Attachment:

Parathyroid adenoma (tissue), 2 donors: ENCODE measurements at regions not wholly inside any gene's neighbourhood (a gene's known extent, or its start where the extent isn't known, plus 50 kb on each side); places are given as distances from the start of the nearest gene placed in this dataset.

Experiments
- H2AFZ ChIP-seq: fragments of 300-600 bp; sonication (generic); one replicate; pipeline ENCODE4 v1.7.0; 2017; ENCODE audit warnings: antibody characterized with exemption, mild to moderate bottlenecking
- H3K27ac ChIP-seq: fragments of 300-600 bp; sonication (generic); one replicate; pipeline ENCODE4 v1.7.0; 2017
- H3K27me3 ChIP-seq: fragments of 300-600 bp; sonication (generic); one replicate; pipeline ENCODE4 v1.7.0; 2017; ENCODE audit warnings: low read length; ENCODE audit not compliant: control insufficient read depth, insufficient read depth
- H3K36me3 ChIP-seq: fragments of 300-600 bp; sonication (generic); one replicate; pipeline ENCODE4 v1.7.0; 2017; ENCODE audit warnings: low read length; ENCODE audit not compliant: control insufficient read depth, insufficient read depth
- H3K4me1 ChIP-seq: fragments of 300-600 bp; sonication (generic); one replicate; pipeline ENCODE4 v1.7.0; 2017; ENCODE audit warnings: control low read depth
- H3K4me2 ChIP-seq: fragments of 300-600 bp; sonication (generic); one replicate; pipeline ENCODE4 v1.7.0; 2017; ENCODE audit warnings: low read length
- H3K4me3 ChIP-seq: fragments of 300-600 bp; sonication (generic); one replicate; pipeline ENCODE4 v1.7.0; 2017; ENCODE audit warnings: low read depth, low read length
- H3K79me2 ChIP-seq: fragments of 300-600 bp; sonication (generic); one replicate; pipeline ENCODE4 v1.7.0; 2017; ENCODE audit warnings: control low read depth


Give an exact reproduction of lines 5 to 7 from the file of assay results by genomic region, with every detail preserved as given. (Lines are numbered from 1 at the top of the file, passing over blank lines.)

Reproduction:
- H3K27me3 ChIP-seq: fragments of 300-600 bp; sonication (generic); one replicate; pipeline ENCODE4 v1.7.0; 2017; ENCODE audit warnings: low read length; ENCODE audit not compliant: control insufficient read depth, insufficient read depth
- H3K36me3 ChIP-seq: fragments of 300-600 bp; sonication (generic); one replicate; pipeline ENCODE4 v1.7.0; 2017; ENCODE audit warnings: low read length; ENCODE audit not compliant: control insufficient read depth, insufficient read depth
- H3K4me1 ChIP-seq: fragments of 300-600 bp; sonication (generic); one replicate; pipeline ENCODE4 v1.7.0; 2017; ENCODE audit warnings: control low read depth